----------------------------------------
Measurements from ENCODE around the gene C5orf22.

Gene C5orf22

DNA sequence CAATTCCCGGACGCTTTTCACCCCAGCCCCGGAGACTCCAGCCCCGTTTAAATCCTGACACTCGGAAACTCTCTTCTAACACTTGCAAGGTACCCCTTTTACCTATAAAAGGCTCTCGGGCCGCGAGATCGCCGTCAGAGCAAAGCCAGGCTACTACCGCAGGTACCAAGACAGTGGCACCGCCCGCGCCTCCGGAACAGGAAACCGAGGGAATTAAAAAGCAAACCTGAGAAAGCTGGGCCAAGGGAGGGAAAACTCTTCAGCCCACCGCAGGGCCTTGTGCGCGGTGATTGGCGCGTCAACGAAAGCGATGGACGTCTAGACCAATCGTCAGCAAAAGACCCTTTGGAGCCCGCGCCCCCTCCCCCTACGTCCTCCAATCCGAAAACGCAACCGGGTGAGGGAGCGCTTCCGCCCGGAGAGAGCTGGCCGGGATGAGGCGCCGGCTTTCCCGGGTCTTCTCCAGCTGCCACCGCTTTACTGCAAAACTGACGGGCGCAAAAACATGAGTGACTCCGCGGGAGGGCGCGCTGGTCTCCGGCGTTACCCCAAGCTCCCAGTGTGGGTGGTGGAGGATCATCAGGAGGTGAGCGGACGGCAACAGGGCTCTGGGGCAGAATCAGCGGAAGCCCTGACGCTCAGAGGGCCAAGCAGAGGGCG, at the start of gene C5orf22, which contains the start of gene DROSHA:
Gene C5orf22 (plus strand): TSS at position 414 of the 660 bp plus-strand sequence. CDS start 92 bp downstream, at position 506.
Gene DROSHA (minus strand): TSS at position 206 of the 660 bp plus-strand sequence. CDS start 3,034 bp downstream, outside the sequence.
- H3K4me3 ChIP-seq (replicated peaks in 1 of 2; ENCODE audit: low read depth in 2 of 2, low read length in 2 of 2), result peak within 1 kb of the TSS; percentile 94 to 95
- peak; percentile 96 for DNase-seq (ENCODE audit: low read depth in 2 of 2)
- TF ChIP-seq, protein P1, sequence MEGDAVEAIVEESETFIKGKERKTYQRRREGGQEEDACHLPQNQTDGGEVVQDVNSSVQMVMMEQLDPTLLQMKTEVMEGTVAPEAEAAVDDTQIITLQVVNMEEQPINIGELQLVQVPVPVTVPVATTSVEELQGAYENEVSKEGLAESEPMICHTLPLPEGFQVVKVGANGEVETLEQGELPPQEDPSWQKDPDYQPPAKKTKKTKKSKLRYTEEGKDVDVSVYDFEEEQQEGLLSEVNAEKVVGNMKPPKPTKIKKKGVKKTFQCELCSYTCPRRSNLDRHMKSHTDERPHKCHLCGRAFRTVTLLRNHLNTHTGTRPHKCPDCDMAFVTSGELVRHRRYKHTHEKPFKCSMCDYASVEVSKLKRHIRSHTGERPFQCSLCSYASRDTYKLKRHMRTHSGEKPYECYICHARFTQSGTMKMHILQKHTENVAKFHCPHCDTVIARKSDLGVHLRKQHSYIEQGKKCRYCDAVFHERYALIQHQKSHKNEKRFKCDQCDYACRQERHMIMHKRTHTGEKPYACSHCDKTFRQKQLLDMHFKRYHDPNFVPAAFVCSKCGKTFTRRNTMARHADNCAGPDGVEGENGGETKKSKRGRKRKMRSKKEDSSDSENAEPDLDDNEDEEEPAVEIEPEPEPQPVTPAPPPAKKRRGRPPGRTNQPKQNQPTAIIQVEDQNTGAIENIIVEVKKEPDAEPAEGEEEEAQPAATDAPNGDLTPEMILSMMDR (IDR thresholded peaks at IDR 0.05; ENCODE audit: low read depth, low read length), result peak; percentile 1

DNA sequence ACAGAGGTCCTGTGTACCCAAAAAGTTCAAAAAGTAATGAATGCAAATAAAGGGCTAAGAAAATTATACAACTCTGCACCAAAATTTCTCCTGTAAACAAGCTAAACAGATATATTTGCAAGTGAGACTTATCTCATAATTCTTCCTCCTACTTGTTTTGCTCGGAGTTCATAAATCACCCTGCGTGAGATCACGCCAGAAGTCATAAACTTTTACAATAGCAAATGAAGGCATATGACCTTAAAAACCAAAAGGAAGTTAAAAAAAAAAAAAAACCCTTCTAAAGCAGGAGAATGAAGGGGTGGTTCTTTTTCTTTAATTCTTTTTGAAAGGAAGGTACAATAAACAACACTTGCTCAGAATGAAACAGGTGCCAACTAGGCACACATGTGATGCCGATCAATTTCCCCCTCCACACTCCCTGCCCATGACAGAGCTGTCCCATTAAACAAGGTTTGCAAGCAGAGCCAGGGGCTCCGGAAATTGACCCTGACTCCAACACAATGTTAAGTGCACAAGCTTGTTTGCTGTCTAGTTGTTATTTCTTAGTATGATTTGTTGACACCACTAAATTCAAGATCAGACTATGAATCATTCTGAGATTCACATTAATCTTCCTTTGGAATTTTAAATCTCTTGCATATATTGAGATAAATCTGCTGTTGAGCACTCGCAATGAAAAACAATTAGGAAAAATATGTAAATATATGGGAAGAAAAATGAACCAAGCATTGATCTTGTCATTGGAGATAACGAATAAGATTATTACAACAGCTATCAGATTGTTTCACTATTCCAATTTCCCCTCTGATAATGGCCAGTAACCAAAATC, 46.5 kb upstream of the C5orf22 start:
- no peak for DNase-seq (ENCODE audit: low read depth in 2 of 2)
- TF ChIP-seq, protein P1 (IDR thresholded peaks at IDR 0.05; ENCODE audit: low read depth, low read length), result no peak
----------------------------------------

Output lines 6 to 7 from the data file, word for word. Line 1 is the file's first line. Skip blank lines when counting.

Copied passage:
- H3K4me3 ChIP-seq (replicated peaks in 1 of 2; ENCODE audit: low read depth in 2 of 2, low read length in 2 of 2), result peak within 1 kb of the TSS; percentile 94 to 95
- peak; percentile 96 for DNase-seq (ENCODE audit: low read depth in 2 of 2)